Inflation and Annuities

Cashing out on your annuity can also help to avoid inflation and losing value on your investment. Inflation is the increase in value of certain goods and services without an increase in currency value. For example, if a carton of eggs are $3 now, inflation can increase the cost to $4 by next year. Unfortunately, this increase in product value does not increase your dollar value.

Inflation can also drastically reduce your annuity value.

If you are set to receive $1,500 a month through periodic payments, that may be enough to cover all major expenses including rent, groceries and miscellaneous fees. However, if inflation occurs within five years, increasing your cost of living, the $1,500 monthly payment you’ve been receiving may no longer be enough to support your living costs.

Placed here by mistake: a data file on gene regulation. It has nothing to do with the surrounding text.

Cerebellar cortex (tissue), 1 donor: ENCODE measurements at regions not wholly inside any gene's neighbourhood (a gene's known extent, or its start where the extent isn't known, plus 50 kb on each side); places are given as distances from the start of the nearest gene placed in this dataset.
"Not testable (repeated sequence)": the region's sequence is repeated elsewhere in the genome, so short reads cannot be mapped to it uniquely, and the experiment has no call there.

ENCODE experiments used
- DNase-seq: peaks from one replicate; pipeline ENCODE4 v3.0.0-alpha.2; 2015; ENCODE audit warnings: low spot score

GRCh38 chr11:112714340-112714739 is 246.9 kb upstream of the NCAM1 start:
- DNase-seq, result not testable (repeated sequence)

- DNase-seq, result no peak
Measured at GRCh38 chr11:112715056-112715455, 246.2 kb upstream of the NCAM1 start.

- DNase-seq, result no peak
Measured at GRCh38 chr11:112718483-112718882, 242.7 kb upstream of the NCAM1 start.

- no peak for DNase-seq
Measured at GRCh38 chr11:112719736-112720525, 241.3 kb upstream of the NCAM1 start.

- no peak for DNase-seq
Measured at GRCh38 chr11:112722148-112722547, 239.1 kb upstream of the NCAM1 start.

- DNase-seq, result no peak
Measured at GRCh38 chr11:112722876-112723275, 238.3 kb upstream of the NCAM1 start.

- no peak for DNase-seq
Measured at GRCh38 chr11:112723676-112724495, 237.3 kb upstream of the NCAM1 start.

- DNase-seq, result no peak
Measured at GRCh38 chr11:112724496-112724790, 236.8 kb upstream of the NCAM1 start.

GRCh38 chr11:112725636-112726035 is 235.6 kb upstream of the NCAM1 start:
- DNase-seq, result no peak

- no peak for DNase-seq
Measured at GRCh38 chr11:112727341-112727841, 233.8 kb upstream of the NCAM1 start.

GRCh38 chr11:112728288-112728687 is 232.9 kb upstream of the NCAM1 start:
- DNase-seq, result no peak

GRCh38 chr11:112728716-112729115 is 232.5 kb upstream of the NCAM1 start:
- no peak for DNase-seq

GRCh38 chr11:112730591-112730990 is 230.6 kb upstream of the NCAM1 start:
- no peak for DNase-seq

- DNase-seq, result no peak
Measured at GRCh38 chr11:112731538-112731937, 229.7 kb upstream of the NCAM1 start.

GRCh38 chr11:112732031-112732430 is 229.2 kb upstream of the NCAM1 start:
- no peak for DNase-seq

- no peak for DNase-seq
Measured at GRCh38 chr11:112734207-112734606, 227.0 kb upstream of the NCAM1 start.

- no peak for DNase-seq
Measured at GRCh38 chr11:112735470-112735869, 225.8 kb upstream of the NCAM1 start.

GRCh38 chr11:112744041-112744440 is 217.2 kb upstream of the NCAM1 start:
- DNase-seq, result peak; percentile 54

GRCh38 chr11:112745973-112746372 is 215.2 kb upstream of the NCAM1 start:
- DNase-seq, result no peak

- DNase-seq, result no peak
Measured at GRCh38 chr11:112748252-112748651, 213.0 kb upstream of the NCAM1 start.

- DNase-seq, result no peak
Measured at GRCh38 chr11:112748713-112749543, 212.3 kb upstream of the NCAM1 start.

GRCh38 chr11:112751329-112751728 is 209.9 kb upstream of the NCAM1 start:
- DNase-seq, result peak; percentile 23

Selling part or all of your annuity is one way to skirt the depreciating qualities of inflation. This provides flexibility and immediate access of a large sum of money that you can invest in other financial vehicles or use to pay off long-term debt.

Why You’re Not Receiving The Full Value

When someone purchases your future payments, you won’t get a dollar-for-dollar amount in your cash-out check. Why? Because the overall value of your investment — say, $100,000 — is only worth that amount over a long period of time. Today, its value to buyers is less.

Factoring companies, or companies that will buy your structured settlement, use discount rates to account for this discrepancy in value and make a small profit on giving you cash up front. This discount rate comes out of how much you will get for selling your annuity payments. For example, if you wanted to sell annuity payments worth $10,000 and the factoring company has a 10 percent discount rate, you will receive $9,000 in cash.

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They calculate the discount using variables that are always moving. Those include: